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Midnight Cactus

3.40  ·  Rating Details  ·  264 Ratings  ·  51 Reviews
The best-selling author of Hunting Unicorns returns with a stirring and suspenseful tale of love and the quest for freedom, vividly set in the wild lands between Arizona and the Mexican border. On the run from her claustrophobic marriage in London, Alice Coleman moves her two small children to the American desert hoping to find the solitude she craves but hadn’t thought po ...more
Paperback, 448 pages
Published December 8th 2006 by Grove Press, Black Cat (first published January 1st 2006)
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Sep 24, 2011 Marliss rated it did not like it
Shelves: fiction
Not worth your time. Just another book about a woman who is dissatisfied in her marriage. She drags her children from Scotland to Arizona to put some space in her marriage. I didn't finish reading the book. Her children come off as brats, which she fails to see or discipline. The mystery was somewhat intriguing, but not enough to hold me to the book despite the annoying self-centeredness of the main character.

Also, obviously Bella Pollen and/or her editor failed to do minimal research on Arizona
Nov 25, 2015 Helen rated it did not like it
Absolute drivel, life is too short, I actually gave up
Jul 31, 2015 Donia rated it did not like it
I am going to be critical here. Usually I give authors a bit of slack but there is so much wrong with this book. It could have been a good story but it was ruined by the fact that this author does NOT know anything about Arizona. If one is going to write about a place that they don't know about they should learn about it first. And...where was the editor here? So the story is about a mother who is pissed at her husband because he doesn't understand her so drags her brats (age 5 & 7 )to the o ...more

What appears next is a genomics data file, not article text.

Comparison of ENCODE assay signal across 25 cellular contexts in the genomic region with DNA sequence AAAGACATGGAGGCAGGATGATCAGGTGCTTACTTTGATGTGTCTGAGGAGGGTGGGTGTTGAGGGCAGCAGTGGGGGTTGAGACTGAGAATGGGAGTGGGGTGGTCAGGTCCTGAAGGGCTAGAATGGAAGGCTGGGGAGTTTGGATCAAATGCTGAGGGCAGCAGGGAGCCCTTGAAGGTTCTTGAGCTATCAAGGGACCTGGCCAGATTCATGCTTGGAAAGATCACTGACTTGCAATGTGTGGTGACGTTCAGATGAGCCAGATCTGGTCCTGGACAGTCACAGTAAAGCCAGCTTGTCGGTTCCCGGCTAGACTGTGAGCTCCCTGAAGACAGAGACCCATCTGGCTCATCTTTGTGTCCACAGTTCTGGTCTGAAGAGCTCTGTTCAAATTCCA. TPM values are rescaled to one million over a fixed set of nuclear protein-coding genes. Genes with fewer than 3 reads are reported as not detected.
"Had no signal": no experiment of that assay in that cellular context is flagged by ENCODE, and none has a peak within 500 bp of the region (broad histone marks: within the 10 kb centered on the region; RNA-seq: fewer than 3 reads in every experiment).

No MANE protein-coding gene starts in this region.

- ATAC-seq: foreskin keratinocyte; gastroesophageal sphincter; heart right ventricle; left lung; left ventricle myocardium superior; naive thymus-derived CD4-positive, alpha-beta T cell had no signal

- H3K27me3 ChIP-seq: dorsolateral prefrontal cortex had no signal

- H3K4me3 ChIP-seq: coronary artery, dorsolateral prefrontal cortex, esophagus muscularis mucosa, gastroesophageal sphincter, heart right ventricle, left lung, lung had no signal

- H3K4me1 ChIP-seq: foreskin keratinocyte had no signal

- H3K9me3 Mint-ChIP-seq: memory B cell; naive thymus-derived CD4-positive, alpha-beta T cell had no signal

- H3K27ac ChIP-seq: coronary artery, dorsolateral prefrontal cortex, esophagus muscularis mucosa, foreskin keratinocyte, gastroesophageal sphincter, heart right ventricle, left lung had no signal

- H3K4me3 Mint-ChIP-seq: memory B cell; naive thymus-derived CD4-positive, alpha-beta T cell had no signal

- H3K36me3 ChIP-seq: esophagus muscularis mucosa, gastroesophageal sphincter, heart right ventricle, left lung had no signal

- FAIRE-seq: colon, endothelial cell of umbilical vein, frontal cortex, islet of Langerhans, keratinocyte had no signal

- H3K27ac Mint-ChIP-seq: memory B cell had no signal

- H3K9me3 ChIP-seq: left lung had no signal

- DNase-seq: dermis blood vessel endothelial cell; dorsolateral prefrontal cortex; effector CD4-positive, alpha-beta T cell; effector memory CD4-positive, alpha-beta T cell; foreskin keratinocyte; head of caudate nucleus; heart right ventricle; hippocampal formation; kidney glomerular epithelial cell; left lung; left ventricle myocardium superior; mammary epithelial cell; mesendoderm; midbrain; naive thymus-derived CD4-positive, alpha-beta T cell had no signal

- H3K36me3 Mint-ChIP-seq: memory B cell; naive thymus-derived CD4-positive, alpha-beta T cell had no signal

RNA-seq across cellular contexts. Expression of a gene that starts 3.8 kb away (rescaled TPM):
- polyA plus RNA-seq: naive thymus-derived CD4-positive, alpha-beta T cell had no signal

Apr 05, 2012 Emily rated it it was ok
I'm getting tired of books with young British children and an author who can't tell the difference between "precocious" and "obnoxious".
The pacing of the book was strange. It was ACTION, boring... boring... boring... BORING... ACTION!, odd non-ending.
Mar 16, 2014 Colleen rated it it was amazing
Thia was a good read. I think it could easily be on Oprah Winfrey's book list. A great story about life and the lessons we learn. The trials of doing the right thing when we feel like something else. The story takes place in the severe desert of Arizona and Mexico on the border. Hsving spent some time in Tuscon and visiting Nogales Mexico it was fun to read the story and remember the place. I personally like fairy tale endings which this does not I have already imagined an alternate en ...more